Lucid Culture

JAZZ, CLASSICAL MUSIC AND THE ARTS IN NEW YORK CITY

Taj Weekes & Adowa – The Best Thing in Roots Reggae Right Now

Taj Weekes is just about the best thing happening in roots reggae right now. The world is full of acts who claim to be inspired by Bob Marley, but the St. Lucia-born bandleader is really on to what Marley meant to reggae. On his new album Waterlogged Soul Kitchen with his band Adowa (named after the famous 19th century battle where the Ethiopians crushed an incursion by Italian imperialists), what Weekes takes from Jah Bob is a tunefulness that goes beyond the usual two-chord vamps, and the kind of arrangements that made the golden age of reggae in the late 70s so unforgettable and fun: layers of sparse, thoughtful Chinna Smith-style lead guitar, melodic bass, the occasional spice of horns and the slinky one-drop from the drums. While Weekes has a similarly high, penetrating voice, his style is hardly a ripoff – it’s a lot closer to the dreamy warmth of Dennis Brown in his more contemplative moments. Weekes’ lyrics range from gently optimistic to scathingly aware: while he resists the categorization of “socially conscious artist,” his insights are all over the place. Weekes has his eyes open, and he doesn’t shy away from trouble.

The album opens with Just a Dream, a defining moment: “Fear, fear, go away, you will come another day,” Weekes sings, not unsarcastically. Likewise, the song’s intro echoes a spaghetti western theme.Yet it’s an upbeat song, an anthem to hold on for better days ahead. The second track, Janjaweed has a catchy rocksteady hook but a chilling lyric about the “malignant seed” that’s terrorized Darfur for what seems like decades now.

B4 the War is a sad, evocative look back “before I was a puppet, before I killed for profit,” lowlit by Chris Laybourne’s vivid flute and a sarcastic bit of a march to end it. Weekes follows with Rain Rain, a pretty, Marleyesque lament, and the requisite ganja tune, Two Joints, an indomitable road trip tale.

You Ain’t Ready for the Heavy has a fat, catchy groove that underplays the defiant challenge of the lyrics and a biting guitar solo that’s like Al Anderson gone to the Middle East. With its simple, swaying mento-flavored acoustic guitar and organ, Anthems of Hope is sort of Weekes’ Redemption Song, a reason to carry on in spite of war on all fronts, the catastrophic effects of global warming and “color coded fear.” Weekes ends up the album with two more evocative antiwar numbers, one with a Jammin-style organ melody and another with the feel of a vintage Toots & the Maytals tune – except that this one’s told from the point of view of a child born of rape in a war somewhere in the third world. The album ends up on a powerful note with Drill, which broodingly and sarcastically riffs on John McCain’s “drill baby drill” mantra. If roots reggae is your thing and you don’t know this guy, you’re missing out. Weekes plays frequent NYC shows, and they are always excellent: watch this space for upcoming dates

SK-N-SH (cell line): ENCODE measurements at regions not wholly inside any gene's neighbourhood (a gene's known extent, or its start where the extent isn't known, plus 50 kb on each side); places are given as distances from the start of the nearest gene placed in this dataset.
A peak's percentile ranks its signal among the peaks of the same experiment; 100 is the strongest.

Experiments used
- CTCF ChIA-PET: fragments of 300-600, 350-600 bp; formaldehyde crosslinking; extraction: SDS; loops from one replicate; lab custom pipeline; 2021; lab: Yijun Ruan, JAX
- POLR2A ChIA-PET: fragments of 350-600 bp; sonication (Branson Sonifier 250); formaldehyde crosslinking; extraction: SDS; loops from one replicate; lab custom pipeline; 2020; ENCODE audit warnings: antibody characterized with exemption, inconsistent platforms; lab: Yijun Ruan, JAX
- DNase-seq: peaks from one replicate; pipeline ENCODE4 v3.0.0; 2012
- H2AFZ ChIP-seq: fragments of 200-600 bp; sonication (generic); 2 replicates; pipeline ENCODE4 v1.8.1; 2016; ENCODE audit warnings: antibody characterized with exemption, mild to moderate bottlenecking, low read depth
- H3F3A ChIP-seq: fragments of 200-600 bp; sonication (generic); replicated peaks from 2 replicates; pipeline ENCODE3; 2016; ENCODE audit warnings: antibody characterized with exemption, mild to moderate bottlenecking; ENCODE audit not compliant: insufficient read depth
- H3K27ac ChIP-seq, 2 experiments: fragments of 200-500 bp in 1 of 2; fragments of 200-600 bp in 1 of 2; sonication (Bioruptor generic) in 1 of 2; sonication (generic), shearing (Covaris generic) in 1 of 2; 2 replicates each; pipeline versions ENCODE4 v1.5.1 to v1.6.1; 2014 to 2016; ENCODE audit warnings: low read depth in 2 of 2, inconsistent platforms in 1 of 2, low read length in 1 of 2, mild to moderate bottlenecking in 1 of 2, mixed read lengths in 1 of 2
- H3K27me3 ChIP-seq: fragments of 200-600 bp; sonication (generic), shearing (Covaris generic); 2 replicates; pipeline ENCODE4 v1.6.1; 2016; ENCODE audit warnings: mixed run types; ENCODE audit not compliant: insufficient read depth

August 25, 2011 Posted by | Music, music, concert, reggae music, review, Reviews | , , , , , , , , , , , , , , , , | Leave a comment

iLa Mawana: Soldiers of Jah Sound

On their new album Soldiers of Sound, Boston reggae band iLa Mawana offer a classic roots sound: no stiff computerized beats, no cheesy synthesizers, just a fat oldschool groove and one warm summery tune after another. The obvious comparison is John Brown’s Body although there’s definitely a Bob Marley influence there too. The band’s tight four-piece horn section sets them apart from most of the other roots acts out there. Singer Gianpaolo Blower is casual and laid-back and bass player Ryan Hinchey hangs behind the beat like Family Man Barrett of the Wailers while guitarist Dave Rosen sticks to rocksteady riddim and the occasional tingling Chinna Smith-style riff. Drummer Sammy Wags and organist Jason Moore keep it tight and terse as well. Lyrically, they keep it conscious, upbeat but socially aware. It grows on you slowly: by the time it’s over, it’s obvious that this is a stealth contender for one of the best albums of 2010.

The album opens with a big anthem, The Golden Age, spiced with wah guitar and a big horn chart after the first verse. The second track, Jigyo Keta is a catchy festival of good vibes: “Radiate it from your soul, lighting up hell’s dark sidewalk…imagine that.” The title track is a close cousin of the Marley classic Rastaman Vibration, with a long, balmy sax solo. The slinky workman’s anthem 40 Hours, an instant singalong, ought to energize crowds everywhere: “Give me back my 40, give me back my 40 hours!”

Mortal Motion is fast, almost a ska tune, taking a brooding look at mankind’s march to self-annihilation. The hypnotically pulsing Green Bridge, a standout track here, features an organ breakdown that leads the band up to a big soul-drenched ending. On the slow, Marley-ish Voodoo Spell, Rosen finally takes a guitar solo and makes all his notes count.

The fast, organ-driven Journeyman sounds a lot like a vintage John Brown’s Body song from 1996 or so, until it hits a big, tricky, jazzy outro. Grow My Way has an especially sweet bass groove and a hypnotic, echoey trumpet solo. The album winds up with a reggae-pop number followed by Tree Dub, a hint at how far outside they can take their songs in a live setting, and the defiant, slowly unwinding anthem I Define Me. They’re a killer live band (we enthusiastically reviewed one of their New York shows last May); they’re currently on tour, check their tourdates page. Click here to help them in their campaign to be High Times Magazine’s Band of the Month

July 8, 2010 Posted by | Music, music, concert, reggae music, review, Reviews | , , , , , , , , , , , , , , , , , , , , , , , , , , , , , , | 1 Comment